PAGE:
...kefir grains are a one-time purchase, because you can keep reusing them indefinitely as long as you take care of them. Meanwhile, a starter culture is normally only good to use 2-7 times, and then you need to buy more.
From my own experiments, kefir starter cultures tend to lose their fermenting powers after the 5th batch, by which time the bacteria get too weak to fully ferment the kefir.
Now, you’re probably wondering how much kefir do you need to make before kefir grains are better value? Well, we did the math for you!
On average, 1 sachet of kefir starter culture costs $3, it can be used 5 times, and each time it will make roughly 1 quart or 1 liter of milk kefir for you. So it costs about 60 cents a batch.
That means if you’re planning to make more than 25 batches of kefir, then kefir grains are going to work out cheaper. In fact, at this point each new batch made with kefir grains costs you nothing, while every new batch made with kefir starter culture costs you 60 cents.
So if you plan to keep making kefir beyond the next month or so, then grains for the win.
Round 5: Ease
Remember how I said before that kefir grains are a lot pickier than kefir starter culture and kinda remind me of Mariah Carey?
Well, that’s because they need attention, love and lots of commitment.
Which is not surprising since kefir grains are Living worlds of bacteria and yeast that need to be kept at the Right temperature and have a Constant supply of nutrition to survive.
By contrast, kefir starter culture is more like managing Ed Sheeran. All he needs is a guitar, microphone and some speakers - in other words - Zero maintenance.
Since kefir starter uses freeze-dried bacteria, it doesn’t need refrigeration And when you want to use it, you simply open a new packet of a kefir starter culture, sprinkle it in your liquid of choice, leave it to ferment and voila! You don’t even need special equipment to do this.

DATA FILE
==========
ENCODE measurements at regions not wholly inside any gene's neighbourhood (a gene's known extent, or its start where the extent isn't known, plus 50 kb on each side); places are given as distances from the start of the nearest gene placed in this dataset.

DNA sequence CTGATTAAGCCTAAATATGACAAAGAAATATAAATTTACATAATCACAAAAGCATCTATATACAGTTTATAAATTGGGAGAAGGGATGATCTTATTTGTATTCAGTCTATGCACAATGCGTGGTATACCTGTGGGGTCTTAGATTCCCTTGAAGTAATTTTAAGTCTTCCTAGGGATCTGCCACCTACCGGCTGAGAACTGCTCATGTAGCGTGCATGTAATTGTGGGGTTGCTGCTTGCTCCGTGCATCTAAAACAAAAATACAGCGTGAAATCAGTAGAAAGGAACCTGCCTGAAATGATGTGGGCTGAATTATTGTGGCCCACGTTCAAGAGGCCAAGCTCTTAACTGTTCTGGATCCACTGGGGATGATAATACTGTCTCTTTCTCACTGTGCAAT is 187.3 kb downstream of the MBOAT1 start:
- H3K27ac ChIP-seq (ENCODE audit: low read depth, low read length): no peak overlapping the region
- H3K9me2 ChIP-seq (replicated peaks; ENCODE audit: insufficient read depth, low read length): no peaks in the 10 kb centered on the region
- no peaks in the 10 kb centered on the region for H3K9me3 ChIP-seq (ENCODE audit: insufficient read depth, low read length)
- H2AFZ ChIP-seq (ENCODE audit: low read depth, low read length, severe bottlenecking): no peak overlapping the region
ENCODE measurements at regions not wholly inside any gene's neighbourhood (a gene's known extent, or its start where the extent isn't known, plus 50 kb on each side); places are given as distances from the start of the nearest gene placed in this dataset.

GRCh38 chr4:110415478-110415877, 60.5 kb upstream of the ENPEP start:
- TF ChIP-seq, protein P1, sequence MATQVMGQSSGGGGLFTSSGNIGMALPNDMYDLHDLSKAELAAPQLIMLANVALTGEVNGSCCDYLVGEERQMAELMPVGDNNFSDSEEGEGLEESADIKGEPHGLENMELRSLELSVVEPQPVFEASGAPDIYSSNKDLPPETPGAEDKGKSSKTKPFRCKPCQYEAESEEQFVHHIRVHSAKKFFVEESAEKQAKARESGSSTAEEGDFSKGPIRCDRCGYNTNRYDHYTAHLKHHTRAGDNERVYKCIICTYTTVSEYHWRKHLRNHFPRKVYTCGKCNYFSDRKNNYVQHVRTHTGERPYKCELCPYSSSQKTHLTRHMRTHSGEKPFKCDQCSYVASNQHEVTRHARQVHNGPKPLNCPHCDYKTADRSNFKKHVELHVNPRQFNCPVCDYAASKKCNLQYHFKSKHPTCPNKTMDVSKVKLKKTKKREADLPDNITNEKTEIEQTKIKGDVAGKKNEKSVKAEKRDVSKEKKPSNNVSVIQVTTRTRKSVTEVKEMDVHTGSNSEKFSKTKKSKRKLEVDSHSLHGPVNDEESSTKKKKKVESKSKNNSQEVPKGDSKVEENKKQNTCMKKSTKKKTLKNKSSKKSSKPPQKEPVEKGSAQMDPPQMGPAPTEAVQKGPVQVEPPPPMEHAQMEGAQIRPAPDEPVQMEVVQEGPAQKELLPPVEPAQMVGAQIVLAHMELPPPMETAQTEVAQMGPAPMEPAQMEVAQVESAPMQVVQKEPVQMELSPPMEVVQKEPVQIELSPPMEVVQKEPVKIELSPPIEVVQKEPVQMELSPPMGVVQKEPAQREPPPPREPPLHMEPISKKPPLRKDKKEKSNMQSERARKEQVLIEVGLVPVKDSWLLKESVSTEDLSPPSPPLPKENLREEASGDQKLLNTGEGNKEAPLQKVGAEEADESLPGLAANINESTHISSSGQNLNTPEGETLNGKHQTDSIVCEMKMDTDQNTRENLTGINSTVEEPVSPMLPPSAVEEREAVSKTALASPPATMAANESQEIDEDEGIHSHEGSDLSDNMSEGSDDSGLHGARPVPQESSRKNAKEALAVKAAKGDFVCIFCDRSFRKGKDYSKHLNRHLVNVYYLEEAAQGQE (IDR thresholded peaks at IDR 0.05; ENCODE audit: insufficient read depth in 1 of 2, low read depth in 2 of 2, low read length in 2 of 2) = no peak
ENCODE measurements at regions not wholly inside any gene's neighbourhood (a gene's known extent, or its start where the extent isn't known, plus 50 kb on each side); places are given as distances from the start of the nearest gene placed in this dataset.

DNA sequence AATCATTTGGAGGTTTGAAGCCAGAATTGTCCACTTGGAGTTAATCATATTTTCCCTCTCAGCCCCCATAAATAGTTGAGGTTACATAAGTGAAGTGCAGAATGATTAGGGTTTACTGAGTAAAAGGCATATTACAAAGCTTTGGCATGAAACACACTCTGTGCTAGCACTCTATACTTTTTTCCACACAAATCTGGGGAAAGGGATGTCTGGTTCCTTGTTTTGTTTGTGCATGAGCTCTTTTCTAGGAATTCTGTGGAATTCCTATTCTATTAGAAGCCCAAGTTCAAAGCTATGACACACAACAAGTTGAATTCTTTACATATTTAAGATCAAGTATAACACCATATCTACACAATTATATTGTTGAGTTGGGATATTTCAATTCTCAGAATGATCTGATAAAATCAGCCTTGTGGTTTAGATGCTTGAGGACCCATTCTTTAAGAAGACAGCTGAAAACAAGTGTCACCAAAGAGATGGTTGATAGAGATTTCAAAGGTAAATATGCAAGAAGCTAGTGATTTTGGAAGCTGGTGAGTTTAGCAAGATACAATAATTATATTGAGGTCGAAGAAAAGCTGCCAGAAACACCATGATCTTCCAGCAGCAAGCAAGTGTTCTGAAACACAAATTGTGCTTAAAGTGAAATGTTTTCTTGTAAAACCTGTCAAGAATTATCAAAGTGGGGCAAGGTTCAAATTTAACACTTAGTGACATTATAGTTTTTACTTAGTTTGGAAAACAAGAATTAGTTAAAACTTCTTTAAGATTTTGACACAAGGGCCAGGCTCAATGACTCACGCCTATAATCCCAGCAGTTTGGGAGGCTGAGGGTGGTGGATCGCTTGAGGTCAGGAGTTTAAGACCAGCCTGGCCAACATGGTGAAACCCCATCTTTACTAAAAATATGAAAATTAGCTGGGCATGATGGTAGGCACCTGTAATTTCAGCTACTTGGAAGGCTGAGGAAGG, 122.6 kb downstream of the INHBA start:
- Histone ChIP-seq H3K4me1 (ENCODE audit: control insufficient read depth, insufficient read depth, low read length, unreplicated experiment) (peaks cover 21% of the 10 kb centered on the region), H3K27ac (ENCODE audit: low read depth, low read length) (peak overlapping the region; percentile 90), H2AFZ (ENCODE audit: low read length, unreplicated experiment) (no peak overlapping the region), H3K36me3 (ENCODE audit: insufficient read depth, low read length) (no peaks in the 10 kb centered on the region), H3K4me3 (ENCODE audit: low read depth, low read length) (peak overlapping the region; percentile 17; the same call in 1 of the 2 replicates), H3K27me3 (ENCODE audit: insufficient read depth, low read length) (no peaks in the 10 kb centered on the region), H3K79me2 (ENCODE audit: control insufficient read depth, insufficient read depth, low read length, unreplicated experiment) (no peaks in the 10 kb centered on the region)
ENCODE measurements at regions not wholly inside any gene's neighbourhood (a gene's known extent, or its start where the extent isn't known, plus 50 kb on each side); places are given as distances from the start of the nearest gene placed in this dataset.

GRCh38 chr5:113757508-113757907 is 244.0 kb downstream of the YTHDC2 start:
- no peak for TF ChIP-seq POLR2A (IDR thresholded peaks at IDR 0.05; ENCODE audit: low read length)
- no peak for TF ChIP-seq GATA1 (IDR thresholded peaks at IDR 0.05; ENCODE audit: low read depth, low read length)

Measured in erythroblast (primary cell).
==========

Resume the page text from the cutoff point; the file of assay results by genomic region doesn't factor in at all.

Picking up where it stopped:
Maybe best of all, kefir starter produces pretty much the exact same product every time.
So if you’re looking to enjoy kefir without the commitment of grains, then a powdered kefir starter culture is the way to go.
So which is best?
Well, if you are just looking to test the waters, then a powdered kefir starter culture can make sense. It’s just so easy to drink & make, and it offers a really friendly introduction to fermenting kefir.
Plus, if you buy a few sachets, you can try milk kefir one week and water kefir the next!
But if you fall in love with kefir and really want to get your fermentation game on - and of course, Enjoy a much higher & diverse intake of probiotics - then kefir grains will make the most sense.
Plus, as we just saw they’re so much cheaper over the long term.
And here at Essential Stacks, given the current lack of information on the probiotics you get from kefir starter culture, we think traditional kefir grains are the clear winner. They produce a much more powerful kefir and this can be a game changer for good gut health.
An evidence hierarchy is followed to ensure conclusions are formed off of the most up-to-date and well-designed studies available. We aim to reference studies conducted within the past five years when possible.
- Systematic review or meta-analysis of randomized controlled trials
- Randomized controlled trials
- Controlled trials without randomization
- Case-control (retrospective) and cohort (prospective) studies
- A systematic review of descriptive, qualitative, or mixed-method studies
- A single descriptive, qualitative, or mixed-method study
- Studies without controls, case reports, and case series
- Animal research
- In vitro research